Bone Clean – Ginger Ko


I started writing Bone Clean after I went to view the Body Worlds exhibit when it reached Chicago. It had remained seemingly for months at one of the downtown museums and for weeks beforehand, and for weeks long after, drivers along Lake Michigan passed the unremitting streetlamp banners that displayed grotesque pictures of the plastinated bodies in various poses. Riding a bike. Posed as mother and daughter (or desexed father and desexed son), both pointing off into the distance. Suspended mid-leap/-kick with a basketball or football. All with their bright red ropey musculature and artistically flayed tendons and tissues.

I entered the halls of the exhibit expecting some kind of overwhelming smell or some other pervasive signal of decay. Instead, the museum spotlights were bright and beautiful, throwing the skinned bodies into the type of colossal beauty that serves antiquities and dinosaur skeletons. Some of the bodies were unnaturally stretched or enlarged, somehow standing ten feet tall and looming above the other bodies on pedestals at artistically pleasing intervals. These bodies are no longer bodies which are subject to decay. They are, in fact, not even preserved in time, their deterioration arrested. They have been converted to something else altogether via the plastination process, a mechanism of replacing all the living liquids of a body with plastics that are then hardened into shape. The bodies that go through this process transform into plastinates, a name that is given to all specimens that undergo this procedure, whether they are small animal scraps or an entire human body.

The Body Worlds exhibit that I attended in Chicago was a part of the Body Worlds franchise that is headed by Gunther von Hagens, developer of the plastination process. Von Hagens is a theatrical man, having founded and patented the plastination process in the 1970s. He went on to head several plastination centers and laboratories, one of which is a private workspace that is secreted away behind a revolving staircase. He wears a black fedora wherever he goes, and considers his life work to be the dissemination of anatomical knowledge. So intent on this legacy of bringing anatomy to the people, he has performed public and televised autopsies, has created several different strains of his world-travelling Body Worlds exhibits (Body Worlds: Animals, Body Worlds: Cycle of Life), and accepts all manner of bodies into his plastinated creations, including those of executed Chinese prisoners.

I call the plastinates creations because the human and animal plastinates are posed so melotheatrically (remember: revolving staircase, black fedora, etc.), something I found appealing and humorous when visiting the exhibit in Chicago. Later, I found out that the bodies—a woman laying on her side, one hand behind her head like a swimsuit model, a nearly full-term fetus sagging from her belly; a pair of humans atop a rearing, skinned horse, the mane and tail hair intact—might not all have been encased in Western skin. The delusion of Western-ness is aided by an artifice of the most probable signifier of race: the plastination technology still has trouble transforming the odd solution that makes up eyeballs, so most of the plastinates stare out with replica eyeballs that have blue irises. Though they are outfitted with Western accessories (the plastinates ride shiny bicycles and hold shiny Western instruments), they might have, in fact, been Central or Eastern Asian.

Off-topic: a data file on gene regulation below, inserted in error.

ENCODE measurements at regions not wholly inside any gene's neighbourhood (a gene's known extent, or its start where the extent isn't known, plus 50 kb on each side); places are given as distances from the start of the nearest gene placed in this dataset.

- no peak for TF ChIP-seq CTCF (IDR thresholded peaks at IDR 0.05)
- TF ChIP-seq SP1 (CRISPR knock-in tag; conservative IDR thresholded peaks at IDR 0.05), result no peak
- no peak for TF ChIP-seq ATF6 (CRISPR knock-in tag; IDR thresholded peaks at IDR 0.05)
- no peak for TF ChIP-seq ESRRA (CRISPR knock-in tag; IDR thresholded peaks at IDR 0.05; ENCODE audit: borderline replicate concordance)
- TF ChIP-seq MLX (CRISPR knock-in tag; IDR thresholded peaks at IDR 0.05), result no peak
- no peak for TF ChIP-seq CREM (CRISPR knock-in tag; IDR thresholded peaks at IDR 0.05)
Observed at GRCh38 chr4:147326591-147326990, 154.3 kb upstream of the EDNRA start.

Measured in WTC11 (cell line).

When finding this out, I couldn’t help but assume that the plastinates were derived from stolen bodies. If the bodies had been Western, they would have been happy bodies, donated from an excess of wealth and an investment in knowledge production. It is the Western bodies that are interested in science and posterity, as well as history with a dash of the occult or steampunk. Such bodies would desire inclusion in the carefully contrapposto Body Worlds exhibit, in which the artistry of the plastinate form is equally important to the anatomical education imparted.

If you know that the bodies of the plastinates were actually people from Kyrgyzstan or China, where bodies are devalued, anonymized, imprisoned in variously despotic ways, and totally invisibilized to the Western world, then you know that the plastinates came from unhappy bodies. They were likely forgotten or secreted, sold or trafficked, rather than donated. They would not have given themselves to science. They were more likely given to the Body Worlds industry because they were lost to their families.

The Body Worlds exhibits are the most literal embodiment of Western consumption of non-Western bodies. My work in Bone Clean is my exploration of the insatiability of Western consumption and the non-Western teeming that nourishes the richly flourishing body of consumption. This is a work in words for those who are voiceless because their bodies cannot be comprehended. Their bodies carry unfamiliar memories, and so cannot be accessed as bodies. So many feed the few.

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